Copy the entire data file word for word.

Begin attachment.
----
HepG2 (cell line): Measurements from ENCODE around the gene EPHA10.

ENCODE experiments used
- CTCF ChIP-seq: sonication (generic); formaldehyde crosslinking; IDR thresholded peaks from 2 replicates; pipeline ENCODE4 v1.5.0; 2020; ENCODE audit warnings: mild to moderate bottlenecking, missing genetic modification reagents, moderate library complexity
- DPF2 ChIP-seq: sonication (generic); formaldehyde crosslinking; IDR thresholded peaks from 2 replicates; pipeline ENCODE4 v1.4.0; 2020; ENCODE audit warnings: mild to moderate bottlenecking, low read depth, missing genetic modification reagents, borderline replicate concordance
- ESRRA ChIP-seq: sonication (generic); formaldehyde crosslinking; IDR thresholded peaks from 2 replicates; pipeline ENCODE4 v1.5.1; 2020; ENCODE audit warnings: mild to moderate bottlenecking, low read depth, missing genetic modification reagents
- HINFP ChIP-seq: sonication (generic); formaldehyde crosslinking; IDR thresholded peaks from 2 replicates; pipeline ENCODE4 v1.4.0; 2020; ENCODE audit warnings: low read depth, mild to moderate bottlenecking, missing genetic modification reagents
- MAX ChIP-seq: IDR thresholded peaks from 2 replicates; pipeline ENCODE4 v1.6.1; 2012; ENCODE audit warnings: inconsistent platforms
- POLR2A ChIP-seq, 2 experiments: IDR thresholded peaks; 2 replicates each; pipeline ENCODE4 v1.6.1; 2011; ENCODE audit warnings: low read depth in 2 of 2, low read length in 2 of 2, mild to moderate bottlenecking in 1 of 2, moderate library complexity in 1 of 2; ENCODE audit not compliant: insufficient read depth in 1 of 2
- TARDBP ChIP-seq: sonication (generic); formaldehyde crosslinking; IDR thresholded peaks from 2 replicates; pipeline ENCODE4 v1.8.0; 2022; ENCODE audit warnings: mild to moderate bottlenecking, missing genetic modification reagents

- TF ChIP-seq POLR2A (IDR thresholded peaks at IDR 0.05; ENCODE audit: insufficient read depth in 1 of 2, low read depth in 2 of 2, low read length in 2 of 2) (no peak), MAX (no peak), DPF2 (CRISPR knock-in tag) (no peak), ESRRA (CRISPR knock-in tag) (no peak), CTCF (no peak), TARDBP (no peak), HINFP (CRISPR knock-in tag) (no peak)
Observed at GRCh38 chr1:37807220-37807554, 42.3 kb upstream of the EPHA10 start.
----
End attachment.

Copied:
HepG2 (cell line): Measurements from ENCODE around the gene EPHA10.

ENCODE experiments used
- CTCF ChIP-seq: sonication (generic); formaldehyde crosslinking; IDR thresholded peaks from 2 replicates; pipeline ENCODE4 v1.5.0; 2020; ENCODE audit warnings: mild to moderate bottlenecking, missing genetic modification reagents, moderate library complexity
- DPF2 ChIP-seq: sonication (generic); formaldehyde crosslinking; IDR thresholded peaks from 2 replicates; pipeline ENCODE4 v1.4.0; 2020; ENCODE audit warnings: mild to moderate bottlenecking, low read depth, missing genetic modification reagents, borderline replicate concordance
- ESRRA ChIP-seq: sonication (generic); formaldehyde crosslinking; IDR thresholded peaks from 2 replicates; pipeline ENCODE4 v1.5.1; 2020; ENCODE audit warnings: mild to moderate bottlenecking, low read depth, missing genetic modification reagents
- HINFP ChIP-seq: sonication (generic); formaldehyde crosslinking; IDR thresholded peaks from 2 replicates; pipeline ENCODE4 v1.4.0; 2020; ENCODE audit warnings: low read depth, mild to moderate bottlenecking, missing genetic modification reagents
- MAX ChIP-seq: IDR thresholded peaks from 2 replicates; pipeline ENCODE4 v1.6.1; 2012; ENCODE audit warnings: inconsistent platforms
- POLR2A ChIP-seq, 2 experiments: IDR thresholded peaks; 2 replicates each; pipeline ENCODE4 v1.6.1; 2011; ENCODE audit warnings: low read depth in 2 of 2, low read length in 2 of 2, mild to moderate bottlenecking in 1 of 2, moderate library complexity in 1 of 2; ENCODE audit not compliant: insufficient read depth in 1 of 2
- TARDBP ChIP-seq: sonication (generic); formaldehyde crosslinking; IDR thresholded peaks from 2 replicates; pipeline ENCODE4 v1.8.0; 2022; ENCODE audit warnings: mild to moderate bottlenecking, missing genetic modification reagents

- TF ChIP-seq POLR2A (IDR thresholded peaks at IDR 0.05; ENCODE audit: insufficient read depth in 1 of 2, low read depth in 2 of 2, low read length in 2 of 2) (no peak), MAX (no peak), DPF2 (CRISPR knock-in tag) (no peak), ESRRA (CRISPR knock-in tag) (no peak), CTCF (no peak), TARDBP (no peak), HINFP (CRISPR knock-in tag) (no peak)
Observed at GRCh38 chr1:37807220-37807554, 42.3 kb upstream of the EPHA10 start.